Epigraphic Cynicism: The case of Christopher A. Rollston


The methodology of hermeneutical cynicism is cultured by agnostics and atheists who feel they also have a say in the Word of God or the Old Testament or the New and related sciences. They wish to create a kind of secular religion or cultic thinking that is severed from God or any authentication thereof.

Like “fake news” criers today, these scientists wish to sit down and cry all day long “foul, fake, forgery, propaganda” to every data they investigate. In this way they assist to the great network of anarchism and nihilism in the world. Incidently, a similar task was pursued by Othmar Keel and only when he retired in 2013 he acknowledged that he was actually an agnostic since the mid-sixties.

To sit with a microscope at the Israel Museum and look at the Seal Bulla of Neriyahu the scribe of Jeremiah and declare it as a forgery, is quite impressive. Impressive since the article published in Eretz Israel Volume 32, set out just to do that: spinning on his collection of forgeries data mentioning Shapiro, Zeitlin, Naveh, Sass, Heide, Ephªal, himself a couple of times, like fake crying beads around his wrist of his left hand. It has to be the left since he is writing with his right.

The Neriyahu Bulla was part of a hoard of Bullae that Avigad got at an antique dealer. SBL authors of fame have all treated it authentic and worthy for analysis. Already in 1989 with my meeting per chance at the very seals room in the Israel Museum of Avigad while I was pondering over it, the conversation started listed Naveh as a cynic. Peer-pressure remarks? I think Naveh was Avigad’s student. In those days, if something was “confirming the Bible” it was “progressive” for their students to raise issues and leave a comment of cynicism in the conclusion. These comments add up later to equal a total denial of the reality of the past. And that is Rollston. He added up these minuses and finally side with the group of scholars that says the glass is half-empty (a non-existing reality that is a fake) rather than the glass is half-full (a reality that confirms the Bible or the Word of God). The seal of Neriyahu is this example.

My own studies in seals revealed to myself that they were not “machine-made”. It is not like the one seal was made on an Iron Age machine and because Shapiro used a 19th century machine, it came out as a forgery. Naveh and Rollston (one his counsel) studied the preceding position of the samek over the pe in seals and they came to the conclusion that if it is authentic, the samek has to be slightly over the pe. What a silly remark. There is no room for individualism of seal making here. Was Neriyahu’s seal made in Egypt and the scribe there?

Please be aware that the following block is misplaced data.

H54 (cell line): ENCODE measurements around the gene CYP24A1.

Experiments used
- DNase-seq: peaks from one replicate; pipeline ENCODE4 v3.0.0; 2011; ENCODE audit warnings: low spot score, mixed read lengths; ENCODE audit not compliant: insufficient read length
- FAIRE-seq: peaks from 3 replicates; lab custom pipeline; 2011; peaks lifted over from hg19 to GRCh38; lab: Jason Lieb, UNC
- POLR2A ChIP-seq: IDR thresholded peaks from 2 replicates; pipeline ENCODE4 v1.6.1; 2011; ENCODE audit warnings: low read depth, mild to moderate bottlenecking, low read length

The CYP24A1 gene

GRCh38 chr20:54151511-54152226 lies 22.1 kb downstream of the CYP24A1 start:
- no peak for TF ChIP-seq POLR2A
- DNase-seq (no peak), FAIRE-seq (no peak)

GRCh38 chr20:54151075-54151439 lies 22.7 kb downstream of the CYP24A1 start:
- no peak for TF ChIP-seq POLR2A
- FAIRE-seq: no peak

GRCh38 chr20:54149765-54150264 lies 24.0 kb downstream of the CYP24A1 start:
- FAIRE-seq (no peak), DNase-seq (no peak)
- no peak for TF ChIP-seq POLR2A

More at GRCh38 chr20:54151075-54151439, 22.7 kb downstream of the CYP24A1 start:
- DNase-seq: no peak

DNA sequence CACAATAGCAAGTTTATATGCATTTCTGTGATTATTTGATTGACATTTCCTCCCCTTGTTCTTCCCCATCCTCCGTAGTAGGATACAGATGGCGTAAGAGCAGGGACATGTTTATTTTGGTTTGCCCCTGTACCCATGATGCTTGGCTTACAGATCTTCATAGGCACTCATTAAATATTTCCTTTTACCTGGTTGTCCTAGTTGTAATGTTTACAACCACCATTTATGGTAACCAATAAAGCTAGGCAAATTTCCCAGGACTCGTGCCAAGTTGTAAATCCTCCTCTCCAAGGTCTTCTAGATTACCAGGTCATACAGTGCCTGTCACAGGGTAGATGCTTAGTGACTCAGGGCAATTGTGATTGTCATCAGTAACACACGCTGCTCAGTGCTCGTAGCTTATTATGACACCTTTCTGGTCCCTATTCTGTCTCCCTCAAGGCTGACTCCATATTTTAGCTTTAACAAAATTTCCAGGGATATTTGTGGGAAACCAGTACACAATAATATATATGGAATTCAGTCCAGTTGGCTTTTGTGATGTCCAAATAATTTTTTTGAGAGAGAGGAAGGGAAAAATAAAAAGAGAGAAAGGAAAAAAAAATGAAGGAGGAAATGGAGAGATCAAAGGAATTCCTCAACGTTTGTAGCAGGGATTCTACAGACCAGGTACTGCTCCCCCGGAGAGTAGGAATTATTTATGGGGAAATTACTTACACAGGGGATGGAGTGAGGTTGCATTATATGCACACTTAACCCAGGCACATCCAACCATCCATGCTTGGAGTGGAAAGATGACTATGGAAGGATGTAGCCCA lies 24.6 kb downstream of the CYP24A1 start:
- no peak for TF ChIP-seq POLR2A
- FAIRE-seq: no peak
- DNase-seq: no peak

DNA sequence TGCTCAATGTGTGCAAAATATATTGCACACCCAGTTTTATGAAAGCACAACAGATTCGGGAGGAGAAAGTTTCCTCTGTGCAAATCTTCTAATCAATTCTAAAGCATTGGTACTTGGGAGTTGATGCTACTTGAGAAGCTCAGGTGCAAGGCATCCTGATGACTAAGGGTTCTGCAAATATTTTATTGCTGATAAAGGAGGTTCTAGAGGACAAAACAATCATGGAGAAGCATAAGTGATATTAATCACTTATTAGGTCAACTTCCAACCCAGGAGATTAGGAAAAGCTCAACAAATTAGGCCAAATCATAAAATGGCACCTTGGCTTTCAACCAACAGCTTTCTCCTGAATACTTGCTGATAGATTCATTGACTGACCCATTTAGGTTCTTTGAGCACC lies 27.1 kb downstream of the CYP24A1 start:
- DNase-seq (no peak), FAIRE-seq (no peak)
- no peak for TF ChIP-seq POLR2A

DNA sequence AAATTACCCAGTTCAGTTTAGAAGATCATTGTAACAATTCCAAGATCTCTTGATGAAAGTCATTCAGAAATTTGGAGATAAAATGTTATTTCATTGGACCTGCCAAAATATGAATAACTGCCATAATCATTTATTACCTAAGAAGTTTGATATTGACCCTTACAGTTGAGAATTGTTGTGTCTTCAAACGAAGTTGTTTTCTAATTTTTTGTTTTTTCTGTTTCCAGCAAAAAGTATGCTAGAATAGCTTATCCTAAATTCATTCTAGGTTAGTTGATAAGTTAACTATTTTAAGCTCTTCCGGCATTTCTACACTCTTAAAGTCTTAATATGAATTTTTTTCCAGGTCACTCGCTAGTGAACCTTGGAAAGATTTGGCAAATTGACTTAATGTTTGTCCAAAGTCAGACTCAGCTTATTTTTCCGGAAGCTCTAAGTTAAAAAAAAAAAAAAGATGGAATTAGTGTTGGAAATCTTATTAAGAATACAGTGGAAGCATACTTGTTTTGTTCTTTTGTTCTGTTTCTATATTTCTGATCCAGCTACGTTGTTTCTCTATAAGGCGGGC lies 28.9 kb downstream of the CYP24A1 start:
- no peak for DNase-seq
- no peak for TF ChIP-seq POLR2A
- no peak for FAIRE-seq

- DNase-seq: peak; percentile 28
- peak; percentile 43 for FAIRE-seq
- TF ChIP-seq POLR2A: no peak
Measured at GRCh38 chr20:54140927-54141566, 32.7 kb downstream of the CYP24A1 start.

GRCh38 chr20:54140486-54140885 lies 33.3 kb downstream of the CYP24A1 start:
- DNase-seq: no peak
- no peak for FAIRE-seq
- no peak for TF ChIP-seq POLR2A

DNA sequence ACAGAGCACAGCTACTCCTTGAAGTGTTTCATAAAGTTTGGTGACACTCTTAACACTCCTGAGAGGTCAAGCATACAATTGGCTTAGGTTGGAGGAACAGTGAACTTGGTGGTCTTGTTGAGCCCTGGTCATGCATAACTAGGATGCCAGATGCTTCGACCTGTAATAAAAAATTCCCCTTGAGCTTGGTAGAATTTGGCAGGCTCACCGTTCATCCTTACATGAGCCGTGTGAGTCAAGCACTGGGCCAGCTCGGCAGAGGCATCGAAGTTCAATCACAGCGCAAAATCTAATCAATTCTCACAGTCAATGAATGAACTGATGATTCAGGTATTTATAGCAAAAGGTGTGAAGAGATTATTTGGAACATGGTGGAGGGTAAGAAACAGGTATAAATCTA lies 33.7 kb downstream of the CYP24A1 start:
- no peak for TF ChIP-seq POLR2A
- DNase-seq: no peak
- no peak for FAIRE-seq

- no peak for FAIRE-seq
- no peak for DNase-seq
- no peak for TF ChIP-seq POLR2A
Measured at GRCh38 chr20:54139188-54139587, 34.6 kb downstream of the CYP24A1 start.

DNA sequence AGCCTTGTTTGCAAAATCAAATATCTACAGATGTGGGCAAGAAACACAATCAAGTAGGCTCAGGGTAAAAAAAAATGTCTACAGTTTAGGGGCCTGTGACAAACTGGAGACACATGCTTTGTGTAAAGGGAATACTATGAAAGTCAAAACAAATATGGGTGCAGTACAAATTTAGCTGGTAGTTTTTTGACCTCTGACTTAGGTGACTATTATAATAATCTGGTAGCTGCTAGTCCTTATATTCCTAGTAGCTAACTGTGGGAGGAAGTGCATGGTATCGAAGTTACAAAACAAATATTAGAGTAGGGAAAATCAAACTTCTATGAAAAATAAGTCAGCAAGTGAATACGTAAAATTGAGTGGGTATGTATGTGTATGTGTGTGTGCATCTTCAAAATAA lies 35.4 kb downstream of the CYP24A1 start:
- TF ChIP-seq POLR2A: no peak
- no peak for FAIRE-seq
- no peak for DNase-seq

Then there is the doubt of the Bullae. Even if one can say the Bullae is no older than Shapiro in the 19th century, and there is no evidence for that given by Rollston on the Neriyahu seal, one has to ask, where is the original from which these imprints were made? If I was a holder of the original seal of Neriyahu, and I do not want to part with my seal, but I want to sell a couple of printouts, then Shapiro or similar could have printed on a Bulla the very seal, albeit late clay, and sell it as if it is antique. Just hypothetically.

Looting as a phenomenon in Israel should be studied with forgery as a phenomenon. Maybe the one depends on the other or overlaps or if one cannot disprove the one, it is not necessarily the other. Rollston’s premises rests on too little data and it is a disgrace that a prestigious journal like Eretz Israel even included this publication of cynicism in this volume.

The historian approaches the “Ugly Ditch” of G. Lessing and then all of us, faithful or unfaithful, even agnostic or atheistic, have to jump to conclusions on the past on mere dots that we have to connect. If the Word of God do provide lines helping us to select the dots to be connected in a senseful manner, why opting for an chaotic suggestion ending nowhere?


Koot van Wyk, Chongni, Sangju, South Korea, 11th of November 2019



Christopher A. Rollston, “The Bullae of Baruch Ben Neriah the Scribe and the Seal of Ma'adanah Daughter of the King: Epigraphic Forgeries of the 20th Century” Eretz Israel Vol. 32 dedicated to Joseph Naveh, Jerusalem: The Israel Exploration Society, 2016, pp. 79-90.